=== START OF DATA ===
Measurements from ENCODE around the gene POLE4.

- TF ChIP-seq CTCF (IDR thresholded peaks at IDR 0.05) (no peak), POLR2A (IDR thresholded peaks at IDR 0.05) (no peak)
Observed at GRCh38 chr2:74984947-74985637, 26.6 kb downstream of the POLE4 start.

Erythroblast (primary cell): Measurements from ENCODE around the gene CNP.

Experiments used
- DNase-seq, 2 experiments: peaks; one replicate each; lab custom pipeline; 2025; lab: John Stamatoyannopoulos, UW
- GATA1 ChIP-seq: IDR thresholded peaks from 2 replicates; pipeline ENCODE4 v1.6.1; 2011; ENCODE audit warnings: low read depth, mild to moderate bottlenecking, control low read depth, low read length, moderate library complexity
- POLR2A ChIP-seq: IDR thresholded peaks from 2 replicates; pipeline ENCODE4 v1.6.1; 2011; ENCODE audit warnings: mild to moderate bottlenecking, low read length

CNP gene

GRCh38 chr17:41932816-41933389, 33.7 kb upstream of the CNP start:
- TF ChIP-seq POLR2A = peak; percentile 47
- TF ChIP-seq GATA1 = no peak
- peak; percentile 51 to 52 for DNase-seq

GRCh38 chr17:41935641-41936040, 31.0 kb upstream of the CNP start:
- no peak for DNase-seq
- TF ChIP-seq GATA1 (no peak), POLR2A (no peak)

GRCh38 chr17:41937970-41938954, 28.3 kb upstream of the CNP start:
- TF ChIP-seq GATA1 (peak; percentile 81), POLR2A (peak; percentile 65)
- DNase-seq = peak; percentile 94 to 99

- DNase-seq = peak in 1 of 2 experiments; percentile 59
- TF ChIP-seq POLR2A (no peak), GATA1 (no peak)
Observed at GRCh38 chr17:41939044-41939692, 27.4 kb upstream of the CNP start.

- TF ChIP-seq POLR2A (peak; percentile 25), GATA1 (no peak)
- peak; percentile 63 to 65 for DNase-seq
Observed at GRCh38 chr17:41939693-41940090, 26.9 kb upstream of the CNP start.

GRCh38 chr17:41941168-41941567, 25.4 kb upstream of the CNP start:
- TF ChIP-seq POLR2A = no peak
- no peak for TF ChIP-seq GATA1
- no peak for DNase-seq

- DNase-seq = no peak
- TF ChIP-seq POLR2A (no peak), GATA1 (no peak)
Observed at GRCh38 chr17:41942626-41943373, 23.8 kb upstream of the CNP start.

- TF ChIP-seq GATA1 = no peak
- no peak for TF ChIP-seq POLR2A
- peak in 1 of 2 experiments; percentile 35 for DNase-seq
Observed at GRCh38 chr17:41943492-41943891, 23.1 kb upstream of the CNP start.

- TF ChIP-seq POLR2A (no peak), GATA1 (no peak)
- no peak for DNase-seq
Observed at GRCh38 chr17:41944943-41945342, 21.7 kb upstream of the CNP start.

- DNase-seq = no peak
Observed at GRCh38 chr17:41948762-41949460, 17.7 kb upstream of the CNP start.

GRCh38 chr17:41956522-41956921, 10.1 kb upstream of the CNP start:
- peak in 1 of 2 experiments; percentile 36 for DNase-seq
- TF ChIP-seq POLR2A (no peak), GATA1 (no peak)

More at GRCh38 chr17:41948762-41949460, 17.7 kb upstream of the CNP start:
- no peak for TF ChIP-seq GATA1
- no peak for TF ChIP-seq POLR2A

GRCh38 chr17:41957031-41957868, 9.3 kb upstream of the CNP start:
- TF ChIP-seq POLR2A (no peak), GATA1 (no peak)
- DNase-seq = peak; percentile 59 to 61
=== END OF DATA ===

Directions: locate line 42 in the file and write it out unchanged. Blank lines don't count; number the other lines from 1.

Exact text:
GRCh38 chr17:41956522-41956921, 10.1 kb upstream of the CNP start: